I would order one of the Kolashanpan sodas again for sure. El Salvador offers only bottled and canned soft drinks in addition to horchata, fresh fruit drinks and smoothies. The Kolashanpan is an imported Salvadoran cream soda made with cane sugar, and it was terrific.

For dessert, the Tamales de Elote (green corn tamales) and fried plantains took top honors.

El Salvador has chicken or pork savory tamales, and both were tasty – super moist with more meat than masa. The green corn dessert tamales consisted of just sweet masa with a thick, sour cream sauce that sort of looked like yogurt on the side. Just a dab of the sauce on the super moist tamale was perfect.

The plantains were fried until dark brown on the outside and were soft and gooey throughout. They, too, came with the sour cream. El Salvador also offers a split fried plantain topped with a pudding-like custard and a dusting of cinnamon. It was tasty, but I preferred the regular ones.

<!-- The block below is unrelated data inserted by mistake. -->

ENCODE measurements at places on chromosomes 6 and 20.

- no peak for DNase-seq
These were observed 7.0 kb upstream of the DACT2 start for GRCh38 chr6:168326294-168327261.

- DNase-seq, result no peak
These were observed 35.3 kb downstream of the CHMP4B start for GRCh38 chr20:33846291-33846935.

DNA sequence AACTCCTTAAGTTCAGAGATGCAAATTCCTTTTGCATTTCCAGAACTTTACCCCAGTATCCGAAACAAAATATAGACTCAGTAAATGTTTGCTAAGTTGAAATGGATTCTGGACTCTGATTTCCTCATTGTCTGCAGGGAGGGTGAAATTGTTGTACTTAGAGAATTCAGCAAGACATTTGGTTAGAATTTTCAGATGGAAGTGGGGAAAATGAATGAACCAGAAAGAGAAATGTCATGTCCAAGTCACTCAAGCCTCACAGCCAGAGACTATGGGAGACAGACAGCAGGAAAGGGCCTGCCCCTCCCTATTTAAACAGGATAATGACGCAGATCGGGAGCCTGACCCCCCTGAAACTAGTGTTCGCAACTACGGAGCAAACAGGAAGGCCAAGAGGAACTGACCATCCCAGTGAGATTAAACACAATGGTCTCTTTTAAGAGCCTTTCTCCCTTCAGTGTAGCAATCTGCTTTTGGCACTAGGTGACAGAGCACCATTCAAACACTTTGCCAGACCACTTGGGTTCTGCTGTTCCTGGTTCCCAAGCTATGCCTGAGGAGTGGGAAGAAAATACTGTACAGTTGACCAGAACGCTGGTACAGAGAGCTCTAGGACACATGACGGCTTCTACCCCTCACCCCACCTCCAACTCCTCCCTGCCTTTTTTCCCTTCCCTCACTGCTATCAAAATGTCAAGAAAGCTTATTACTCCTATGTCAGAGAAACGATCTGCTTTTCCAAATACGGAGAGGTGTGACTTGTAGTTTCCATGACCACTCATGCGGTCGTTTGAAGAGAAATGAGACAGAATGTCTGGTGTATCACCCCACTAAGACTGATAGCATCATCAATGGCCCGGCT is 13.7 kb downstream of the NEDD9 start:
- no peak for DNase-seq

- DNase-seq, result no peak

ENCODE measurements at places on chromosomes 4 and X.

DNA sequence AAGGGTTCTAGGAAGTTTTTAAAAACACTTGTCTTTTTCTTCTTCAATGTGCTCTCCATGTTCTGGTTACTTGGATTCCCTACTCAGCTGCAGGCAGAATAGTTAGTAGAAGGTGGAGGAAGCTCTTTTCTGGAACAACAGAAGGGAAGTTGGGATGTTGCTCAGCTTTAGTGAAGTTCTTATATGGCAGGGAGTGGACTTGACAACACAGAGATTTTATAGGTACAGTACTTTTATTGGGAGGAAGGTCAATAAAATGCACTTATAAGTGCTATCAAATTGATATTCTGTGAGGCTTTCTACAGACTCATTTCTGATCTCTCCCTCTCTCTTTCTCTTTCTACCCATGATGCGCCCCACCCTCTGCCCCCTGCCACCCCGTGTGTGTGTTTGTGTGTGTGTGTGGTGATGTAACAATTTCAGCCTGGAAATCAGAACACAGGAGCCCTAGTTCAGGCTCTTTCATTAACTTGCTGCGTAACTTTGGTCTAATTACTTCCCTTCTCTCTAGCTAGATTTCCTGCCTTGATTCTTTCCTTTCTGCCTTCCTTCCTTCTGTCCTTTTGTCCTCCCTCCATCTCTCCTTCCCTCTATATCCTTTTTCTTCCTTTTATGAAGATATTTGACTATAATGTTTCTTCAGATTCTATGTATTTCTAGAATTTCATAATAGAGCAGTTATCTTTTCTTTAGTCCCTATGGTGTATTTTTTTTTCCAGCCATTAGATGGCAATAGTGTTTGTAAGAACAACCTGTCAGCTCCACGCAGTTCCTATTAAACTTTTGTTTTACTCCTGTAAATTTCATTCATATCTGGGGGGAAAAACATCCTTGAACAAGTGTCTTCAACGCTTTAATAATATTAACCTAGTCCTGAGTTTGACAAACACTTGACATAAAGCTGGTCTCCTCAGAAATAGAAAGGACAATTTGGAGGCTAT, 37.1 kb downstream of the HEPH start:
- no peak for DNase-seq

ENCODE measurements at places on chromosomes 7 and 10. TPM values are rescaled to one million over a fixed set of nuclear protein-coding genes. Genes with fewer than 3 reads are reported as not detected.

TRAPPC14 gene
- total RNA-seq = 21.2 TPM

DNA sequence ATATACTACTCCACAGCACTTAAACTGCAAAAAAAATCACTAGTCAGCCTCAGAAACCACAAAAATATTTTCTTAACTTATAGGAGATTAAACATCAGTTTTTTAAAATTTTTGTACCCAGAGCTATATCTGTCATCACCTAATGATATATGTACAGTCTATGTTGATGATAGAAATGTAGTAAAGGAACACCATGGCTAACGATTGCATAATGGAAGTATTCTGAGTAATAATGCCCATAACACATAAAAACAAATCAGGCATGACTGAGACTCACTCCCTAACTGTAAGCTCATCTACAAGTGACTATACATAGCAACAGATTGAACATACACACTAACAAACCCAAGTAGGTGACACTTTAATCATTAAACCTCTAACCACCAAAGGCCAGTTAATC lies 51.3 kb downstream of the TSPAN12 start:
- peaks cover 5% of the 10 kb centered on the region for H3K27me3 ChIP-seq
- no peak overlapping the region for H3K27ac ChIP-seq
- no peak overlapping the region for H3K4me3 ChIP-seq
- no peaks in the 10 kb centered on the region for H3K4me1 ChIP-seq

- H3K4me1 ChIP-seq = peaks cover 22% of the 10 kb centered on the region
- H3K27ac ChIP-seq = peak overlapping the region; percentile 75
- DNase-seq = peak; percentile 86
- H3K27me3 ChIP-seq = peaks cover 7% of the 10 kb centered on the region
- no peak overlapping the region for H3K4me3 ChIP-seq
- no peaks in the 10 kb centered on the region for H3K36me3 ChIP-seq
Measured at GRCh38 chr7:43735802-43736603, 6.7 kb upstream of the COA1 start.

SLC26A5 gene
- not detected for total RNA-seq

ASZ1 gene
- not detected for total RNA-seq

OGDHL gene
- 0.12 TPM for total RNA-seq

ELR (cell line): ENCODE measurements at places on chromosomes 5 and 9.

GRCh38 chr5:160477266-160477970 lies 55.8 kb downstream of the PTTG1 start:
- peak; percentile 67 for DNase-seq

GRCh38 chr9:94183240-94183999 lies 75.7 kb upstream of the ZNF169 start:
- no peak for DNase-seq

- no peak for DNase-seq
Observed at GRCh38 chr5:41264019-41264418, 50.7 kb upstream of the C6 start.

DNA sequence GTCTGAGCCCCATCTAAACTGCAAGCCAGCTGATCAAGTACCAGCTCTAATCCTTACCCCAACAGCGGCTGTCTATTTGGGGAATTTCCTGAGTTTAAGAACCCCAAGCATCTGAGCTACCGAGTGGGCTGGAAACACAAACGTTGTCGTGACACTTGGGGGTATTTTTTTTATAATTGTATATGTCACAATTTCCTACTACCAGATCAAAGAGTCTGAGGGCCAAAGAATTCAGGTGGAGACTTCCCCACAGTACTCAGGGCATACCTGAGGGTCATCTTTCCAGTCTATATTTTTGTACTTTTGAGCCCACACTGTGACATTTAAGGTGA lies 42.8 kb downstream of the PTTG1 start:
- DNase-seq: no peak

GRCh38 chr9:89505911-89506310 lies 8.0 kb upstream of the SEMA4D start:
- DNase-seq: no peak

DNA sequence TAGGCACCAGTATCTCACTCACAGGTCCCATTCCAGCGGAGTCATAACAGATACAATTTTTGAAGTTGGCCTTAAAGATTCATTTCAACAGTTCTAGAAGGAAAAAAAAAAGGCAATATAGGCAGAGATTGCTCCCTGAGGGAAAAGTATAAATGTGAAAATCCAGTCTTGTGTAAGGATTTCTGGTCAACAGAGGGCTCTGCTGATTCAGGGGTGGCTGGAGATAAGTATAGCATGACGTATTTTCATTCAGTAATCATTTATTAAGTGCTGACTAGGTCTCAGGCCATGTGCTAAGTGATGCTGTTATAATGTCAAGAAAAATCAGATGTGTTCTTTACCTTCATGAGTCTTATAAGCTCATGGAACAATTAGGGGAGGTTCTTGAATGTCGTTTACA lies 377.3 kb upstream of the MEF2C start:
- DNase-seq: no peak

Everything I had at El Salvador was tasty. There was not one item I would not have again.

But more importantly, there were many items I will have again, and several others I can’t wait to try.

Restaurant: El Salvador

Address: 515 E. Jefferson Blvd.

Phone: 420-0010

Hours: 10 a.m. to 8 p.m. Sunday through Thursday; 10 a.m. to 9 p.m. Friday and Saturday

Cuisine: Salvadoran

Handicapped accessible: Yes

Alcohol: None

Credit cards: Yes

Kid-friendly: Yes, has kids’ menu

Menu: Papusas ($1.50 to $1.75), tamales ($1.50), cow’s foot soup ($6), Steak, rib and sausage ($10.99), grilled chicken ($6.99), chicken with cream ($7.99), green corn tamales ($1.50), fried plantain ($1.50) fried plantain with cream ($3)

Rating breakdown: Food: *** (3-star maximum); atmosphere: 1/2 (1 maximum), service: 1/2 (1 maximum)

Note: Restaurants are categorized by price range: $ (less than $20 for three-course meal), $$ ($20-$29); $$$ ($30-$39), $$$$ ($40-$49), $$$$$ ($50 and up).

Ryan DuVall is a restaurant critic for The Journal Gazette. This review is based on two unannounced visits. The Journal Gazette pays for all meals. Email him at rduvall@jg.net; call at 461-8130. DuVall’s past reviews can be found at www.journalgazette.net. You can follow him on Twitter @DiningOutDuVall.